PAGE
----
- Carole Baskin is one of the stars of Netflix's new docuseries Tiger King.
- In a new blog, she "refutes" the show and how it portrayed her role in her ex-husband's disappearance.
- She called the meat grinder theory in the doc "the most ludicrous of all the lies."
It seems like everyone is talking about Netflix's new true crime docuseries, Tiger King: Murder, Mayhem, and Madness. Celebs are tweeting and Instagramming all about it, and so are the stars of the hit docuseries. Notably, Carole Baskin typed a long blog post titled, "Refuting Netflix Tiger King," for her website Big Cat Rescue , per Tampa Bay Times . She devotes most of the 3,000-plus word post to explaining what really happened around her former husband Don Lewis' mysterious disappearance.
Carole calls the meat grinder "the most ludicrous of all the lies."
She explains that the meat grinder shown in the Netflix docuseries is enormous and nothing like the "little tabletop, hand crank things" they actually had at BCR. "Meat had to first be cut into one inch cubes like you see here to go through it. The idea that a human body and skeleton could be put through it is idiotic. But the Netflix directors did not care. They just showed a bigger grinder."
The rumor started long before the Netflix cameras were rolling, though. "Gladys and the daughters did everything they could to make life difficult for me after Don disappeared, they spread this rumor that they thought I had ground Don up and fed him to the cats," Carole writes.
She also says Don was not worth $20 million.
Several people guessed about Don's mysterious fortune on the series, but Carole says they were mistaken. "Kenny Farr I love like a son. He was someone I could trust to keep Don from getting lost or going into cages with cats that could kill him while I worked. But his estimate that Don was worth 20 million made me laugh out loud," she writes. "He would have no possible basis for any guess of the value. That was four times what our holdings had ever been worth prior to Dons disappearance on Aug. 18, 1997."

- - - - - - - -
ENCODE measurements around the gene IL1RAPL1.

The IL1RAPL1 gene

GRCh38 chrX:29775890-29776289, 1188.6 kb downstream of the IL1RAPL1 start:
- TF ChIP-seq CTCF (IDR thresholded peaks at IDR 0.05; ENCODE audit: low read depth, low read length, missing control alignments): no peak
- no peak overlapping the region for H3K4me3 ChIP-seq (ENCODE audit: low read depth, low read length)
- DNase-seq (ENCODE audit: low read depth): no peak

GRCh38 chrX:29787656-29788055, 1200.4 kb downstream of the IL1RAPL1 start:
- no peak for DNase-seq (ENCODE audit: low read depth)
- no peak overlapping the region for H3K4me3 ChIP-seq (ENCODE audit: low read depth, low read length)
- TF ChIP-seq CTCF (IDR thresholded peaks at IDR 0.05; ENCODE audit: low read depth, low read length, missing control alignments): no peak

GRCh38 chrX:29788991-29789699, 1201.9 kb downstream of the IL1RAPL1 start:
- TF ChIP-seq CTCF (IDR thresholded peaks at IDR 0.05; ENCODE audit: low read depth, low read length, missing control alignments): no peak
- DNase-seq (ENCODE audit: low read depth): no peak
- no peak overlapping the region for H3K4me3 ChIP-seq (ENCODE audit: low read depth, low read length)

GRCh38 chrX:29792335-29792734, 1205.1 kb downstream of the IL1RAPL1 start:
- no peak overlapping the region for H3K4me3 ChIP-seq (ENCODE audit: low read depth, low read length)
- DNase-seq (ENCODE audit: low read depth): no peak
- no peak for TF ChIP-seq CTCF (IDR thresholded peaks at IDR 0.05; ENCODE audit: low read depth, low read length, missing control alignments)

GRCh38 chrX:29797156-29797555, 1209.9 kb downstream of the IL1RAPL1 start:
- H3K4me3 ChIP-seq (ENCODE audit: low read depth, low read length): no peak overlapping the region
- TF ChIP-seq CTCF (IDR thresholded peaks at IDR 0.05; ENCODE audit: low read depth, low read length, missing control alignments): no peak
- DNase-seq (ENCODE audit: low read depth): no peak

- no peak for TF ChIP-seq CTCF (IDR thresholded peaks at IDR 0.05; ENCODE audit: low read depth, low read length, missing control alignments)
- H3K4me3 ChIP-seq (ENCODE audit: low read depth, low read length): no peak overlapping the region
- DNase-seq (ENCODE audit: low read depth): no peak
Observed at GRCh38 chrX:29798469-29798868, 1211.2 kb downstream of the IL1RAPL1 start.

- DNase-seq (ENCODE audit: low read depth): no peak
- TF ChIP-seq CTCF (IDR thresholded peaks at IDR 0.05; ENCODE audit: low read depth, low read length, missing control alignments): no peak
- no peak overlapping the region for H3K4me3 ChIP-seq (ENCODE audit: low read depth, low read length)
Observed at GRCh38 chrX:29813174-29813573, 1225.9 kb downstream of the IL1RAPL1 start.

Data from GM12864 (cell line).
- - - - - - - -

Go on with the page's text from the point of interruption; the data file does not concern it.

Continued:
According to Carole, Don's behavior was "strange" prior to his disappearance.
He regularly bought worthless vehicles and equipment at auctions that piled up around their property. "Dons behavior was gradually showing signs of mental deterioration," Carole writes. "He deteriorated into dumpster diving and even got stuck in a dumpster and called me crying because he did not know where he was."
Carole says she suspected Alzheimer's or another condition to explain his behavior, so she tried to get him an appointment with a specialist. She writes: "His behavior became increasing strange. He started refusing to use the bathroom and defecating outside. He brought in a homeless man to stay in our house."
After multiple referrals, Carole continues, Don then saw a doctor, who "diagnosed Don with Bi-Polar Disorder and gave him a prescription to have an MRI at St. Josephs Hospital. I did not find the prescription until I was searching his bedside table looking for clues to his disappearance."
She also says Don made monthly trips to Costa Rica.
Don spent one week of every month in Costa Rica. Carole explained the scheduling: "Don was a man who wanted to have sex daily. He would go to Costa Rica during the week I was having my menstrual cycle. I accepted this as something I had to live with."
She took advantage of his time away, though. "During the week he was away, I would haul off the property as much of the junk as I could," Carole says. "Wendell told Don I was doing this."
And that led to Don's restraining order against Carole.
"Don tried calling the police to get them to stop me. They told him he would need a restraining order," she says. "It is unclear if it was Dons idea that to get a restraining order he should say I threatened him or if someone like Wendell suggested that. Don filed for the order June 20, 1997 and it was denied."
Carole's bottom line: "Don was not easy to live with and like most couples we had our moments. But I never threatened him and I certainly had nothing to do with his disappearance. When he disappeared, I did everything I could to assist the police. I encouraged them to check out the rumors from Costa Rica, and separately I hired a private investigator. "